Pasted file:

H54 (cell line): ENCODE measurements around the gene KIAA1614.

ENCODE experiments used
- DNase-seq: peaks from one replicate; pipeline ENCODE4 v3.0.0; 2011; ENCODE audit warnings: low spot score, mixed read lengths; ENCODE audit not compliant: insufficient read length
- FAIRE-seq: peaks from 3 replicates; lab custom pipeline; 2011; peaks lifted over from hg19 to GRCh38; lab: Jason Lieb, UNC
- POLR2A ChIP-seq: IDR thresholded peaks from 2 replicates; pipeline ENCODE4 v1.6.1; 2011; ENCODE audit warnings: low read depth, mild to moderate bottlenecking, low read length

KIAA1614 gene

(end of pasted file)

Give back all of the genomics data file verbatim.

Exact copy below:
H54 (cell line): ENCODE measurements around the gene KIAA1614.

ENCODE experiments used
- DNase-seq: peaks from one replicate; pipeline ENCODE4 v3.0.0; 2011; ENCODE audit warnings: low spot score, mixed read lengths; ENCODE audit not compliant: insufficient read length
- FAIRE-seq: peaks from 3 replicates; lab custom pipeline; 2011; peaks lifted over from hg19 to GRCh38; lab: Jason Lieb, UNC
- POLR2A ChIP-seq: IDR thresholded peaks from 2 replicates; pipeline ENCODE4 v1.6.1; 2011; ENCODE audit warnings: low read depth, mild to moderate bottlenecking, low read length

KIAA1614 gene